France: The LCR and the unions betray planned rail strike
19 December 2008
The calling off of last month’s planned rail strike was a significant betrayal by the trade unions, led by the General Confederation of Labour (CGT). It would have been the first major national confrontation, going beyond a one-day protest, between workers and the conservative government of President Nicolas Sarkozy since the development of the world banking crisis.
The response to this event by Olivier Besancenot’s Ligue Communiste Révolutionnaire (LCR) is therefore of some significance. Given that the LCR is on the verge of launching itself as the New Anti-capitalist Party (NPA), it provides an insight into the political role that will be played by this new formation and its real relationship with the old Stalinist and social democratic bureaucracies.
The proposed strike was to be held against the government’s plans to initiate changes in work schedules for drivers in the freight section. This is only a precursor to the destruction of working conditions throughout the SNCF national rail company in preparation for its break-up and privatisation. A popular one-day stoppage by drivers November 6 augured well for the open-ended strike, due to start November 23.
Whenever social tensions become too great, the trade union bureaucracies ensure that any movement of working people does not get out of hand. They act to isolate struggles and limit them to narrow demands.
Instead of mobilising the 160,000 SNCF workers, only the train drivers were called out, and just on the issue of freight drivers’ work schedules. Then, in the run-up to the strike date, all the different rail unions backed off the strike as different negotiations with management produced various insignificant concessions. The coup de grace was struck by the CGT, when it issued a November 21 statement “suspending” its strike call. The CGT is the majority rail workers’ union and is close to the Communist Party.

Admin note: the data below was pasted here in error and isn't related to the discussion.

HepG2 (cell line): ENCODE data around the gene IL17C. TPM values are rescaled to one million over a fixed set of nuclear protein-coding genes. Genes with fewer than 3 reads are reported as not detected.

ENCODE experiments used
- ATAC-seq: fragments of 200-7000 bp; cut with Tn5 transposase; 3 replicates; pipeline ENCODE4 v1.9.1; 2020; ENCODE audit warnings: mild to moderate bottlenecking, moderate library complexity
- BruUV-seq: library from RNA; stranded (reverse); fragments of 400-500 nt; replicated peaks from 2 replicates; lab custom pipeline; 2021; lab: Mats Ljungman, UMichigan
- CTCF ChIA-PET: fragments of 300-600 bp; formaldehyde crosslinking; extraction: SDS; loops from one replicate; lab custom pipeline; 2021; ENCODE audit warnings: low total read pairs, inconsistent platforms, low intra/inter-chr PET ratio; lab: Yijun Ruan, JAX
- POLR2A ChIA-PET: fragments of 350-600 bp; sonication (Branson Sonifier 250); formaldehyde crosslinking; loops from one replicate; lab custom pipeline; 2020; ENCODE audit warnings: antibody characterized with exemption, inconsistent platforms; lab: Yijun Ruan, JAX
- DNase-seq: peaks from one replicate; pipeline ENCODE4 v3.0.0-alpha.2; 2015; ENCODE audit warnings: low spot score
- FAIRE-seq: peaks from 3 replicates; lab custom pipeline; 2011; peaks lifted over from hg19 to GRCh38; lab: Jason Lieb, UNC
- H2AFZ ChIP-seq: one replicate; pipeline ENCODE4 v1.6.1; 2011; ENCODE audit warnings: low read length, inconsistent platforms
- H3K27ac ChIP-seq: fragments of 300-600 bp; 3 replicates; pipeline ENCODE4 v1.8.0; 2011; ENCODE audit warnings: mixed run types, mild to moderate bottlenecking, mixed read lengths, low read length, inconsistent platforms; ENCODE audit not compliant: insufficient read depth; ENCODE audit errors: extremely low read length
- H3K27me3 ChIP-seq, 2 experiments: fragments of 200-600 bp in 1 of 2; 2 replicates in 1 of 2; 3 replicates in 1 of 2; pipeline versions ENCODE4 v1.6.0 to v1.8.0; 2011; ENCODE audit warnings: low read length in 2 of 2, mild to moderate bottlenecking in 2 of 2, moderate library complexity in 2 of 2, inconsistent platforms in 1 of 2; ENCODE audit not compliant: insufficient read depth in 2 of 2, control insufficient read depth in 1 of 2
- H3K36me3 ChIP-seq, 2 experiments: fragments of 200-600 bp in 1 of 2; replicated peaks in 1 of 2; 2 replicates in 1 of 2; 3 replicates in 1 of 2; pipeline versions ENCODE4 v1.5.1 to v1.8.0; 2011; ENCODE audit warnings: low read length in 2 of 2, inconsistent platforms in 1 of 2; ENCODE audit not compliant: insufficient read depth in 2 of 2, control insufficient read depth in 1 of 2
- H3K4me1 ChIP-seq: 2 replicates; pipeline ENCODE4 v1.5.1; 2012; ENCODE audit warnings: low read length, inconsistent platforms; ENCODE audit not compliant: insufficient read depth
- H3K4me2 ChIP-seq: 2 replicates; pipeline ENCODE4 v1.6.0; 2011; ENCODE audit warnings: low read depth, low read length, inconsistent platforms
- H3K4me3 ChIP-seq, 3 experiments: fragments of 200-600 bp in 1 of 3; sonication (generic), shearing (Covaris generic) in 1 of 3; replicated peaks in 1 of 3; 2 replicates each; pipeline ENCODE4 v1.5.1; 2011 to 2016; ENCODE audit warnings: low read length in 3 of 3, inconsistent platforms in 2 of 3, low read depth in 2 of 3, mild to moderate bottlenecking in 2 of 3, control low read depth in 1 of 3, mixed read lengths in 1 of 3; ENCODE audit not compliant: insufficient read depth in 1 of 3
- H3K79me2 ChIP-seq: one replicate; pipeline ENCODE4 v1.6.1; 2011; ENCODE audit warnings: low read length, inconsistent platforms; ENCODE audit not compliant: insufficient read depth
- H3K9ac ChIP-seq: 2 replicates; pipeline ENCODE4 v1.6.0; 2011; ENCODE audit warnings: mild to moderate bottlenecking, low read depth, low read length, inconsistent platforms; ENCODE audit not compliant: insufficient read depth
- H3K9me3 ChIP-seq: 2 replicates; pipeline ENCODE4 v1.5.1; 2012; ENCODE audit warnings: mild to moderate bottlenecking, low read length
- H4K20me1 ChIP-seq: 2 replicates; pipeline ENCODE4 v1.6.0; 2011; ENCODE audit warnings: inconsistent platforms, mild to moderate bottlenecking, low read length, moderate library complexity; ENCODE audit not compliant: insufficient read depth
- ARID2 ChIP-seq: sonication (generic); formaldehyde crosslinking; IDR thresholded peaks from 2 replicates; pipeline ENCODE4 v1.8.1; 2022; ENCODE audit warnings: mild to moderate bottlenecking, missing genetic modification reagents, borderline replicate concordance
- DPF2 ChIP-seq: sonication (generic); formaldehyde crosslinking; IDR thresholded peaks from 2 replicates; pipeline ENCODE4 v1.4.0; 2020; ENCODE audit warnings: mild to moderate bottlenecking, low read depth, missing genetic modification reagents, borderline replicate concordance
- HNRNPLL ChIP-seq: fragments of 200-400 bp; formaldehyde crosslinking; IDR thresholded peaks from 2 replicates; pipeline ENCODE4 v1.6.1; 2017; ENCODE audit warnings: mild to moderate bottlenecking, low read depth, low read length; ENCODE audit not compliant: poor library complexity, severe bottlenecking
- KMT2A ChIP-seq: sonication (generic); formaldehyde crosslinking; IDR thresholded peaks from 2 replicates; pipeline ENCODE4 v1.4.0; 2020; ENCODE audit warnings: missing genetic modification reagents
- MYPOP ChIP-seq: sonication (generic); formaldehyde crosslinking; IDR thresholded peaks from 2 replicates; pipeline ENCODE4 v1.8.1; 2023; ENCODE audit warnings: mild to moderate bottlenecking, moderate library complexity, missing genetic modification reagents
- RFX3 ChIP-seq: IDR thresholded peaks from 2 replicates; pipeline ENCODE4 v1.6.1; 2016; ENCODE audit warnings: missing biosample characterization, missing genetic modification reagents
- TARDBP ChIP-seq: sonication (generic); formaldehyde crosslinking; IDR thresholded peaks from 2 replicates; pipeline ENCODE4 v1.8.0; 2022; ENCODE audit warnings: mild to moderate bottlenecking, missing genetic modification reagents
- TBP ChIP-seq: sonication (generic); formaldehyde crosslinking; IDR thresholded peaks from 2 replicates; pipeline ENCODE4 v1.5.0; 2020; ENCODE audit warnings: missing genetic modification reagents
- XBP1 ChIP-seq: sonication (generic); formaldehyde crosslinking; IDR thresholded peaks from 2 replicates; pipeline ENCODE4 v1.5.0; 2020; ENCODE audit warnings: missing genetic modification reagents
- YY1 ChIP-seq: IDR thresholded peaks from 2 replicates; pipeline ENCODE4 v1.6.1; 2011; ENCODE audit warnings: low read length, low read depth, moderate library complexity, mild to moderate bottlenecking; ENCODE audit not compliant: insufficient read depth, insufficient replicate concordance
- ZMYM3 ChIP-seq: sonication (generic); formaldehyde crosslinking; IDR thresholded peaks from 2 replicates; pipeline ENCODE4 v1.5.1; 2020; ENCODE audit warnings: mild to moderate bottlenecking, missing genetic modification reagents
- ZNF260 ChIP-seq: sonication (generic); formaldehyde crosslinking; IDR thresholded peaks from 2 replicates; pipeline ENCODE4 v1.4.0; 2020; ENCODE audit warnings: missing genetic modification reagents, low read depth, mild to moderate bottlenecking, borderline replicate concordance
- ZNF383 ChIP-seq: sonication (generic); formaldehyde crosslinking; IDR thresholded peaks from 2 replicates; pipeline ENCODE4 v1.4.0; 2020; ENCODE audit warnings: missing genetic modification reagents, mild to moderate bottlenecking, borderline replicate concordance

SUD (Solidarity-Unity-Democracy), which advances itself as a militant alternative to the CGT, was the only union to go ahead with a strike, but for just one day. Besancenot is a member of the SUD postal workers’ union and has almost unlimited access to the media. Yet he did nothing to mobilise opposition to the CGT’s decision to call off the strike. Instead, the LCR waited until the strike was called off to denounce the fact that the CGT had sabotaged it. Even then, it merely called for workers to put greater pressure on the trade union bureaucracies and demand that they unite in action.
The LCR’s weekly journal, Rouge, asserted November 27, “Fundamentally, nothing can justify the withdrawal of the CGT; it’s purely and simply sabotage.” But in the same issue, Rouge calls on the rank-and-file to “impose” on the trade unions to organise “a real united strike” and for a halt to the “dispersal and fragmentation of struggles and mobilisations.” And after this appeal to the rank-and-file, it immediately makes an identical appeal to the very forces responsible for the sabotage, what they call “the social and political left,” or to call things by their proper name, the Socialist Party, the Communist Party, the Greens, plus the unions. These tendencies are urged to “stir up the discontent and make the movements of resistance converge.”
The unions’ betrayals cannot be prevented by militant pressure. They are not workers’ organisations, but function as instruments of big business in disciplining their members.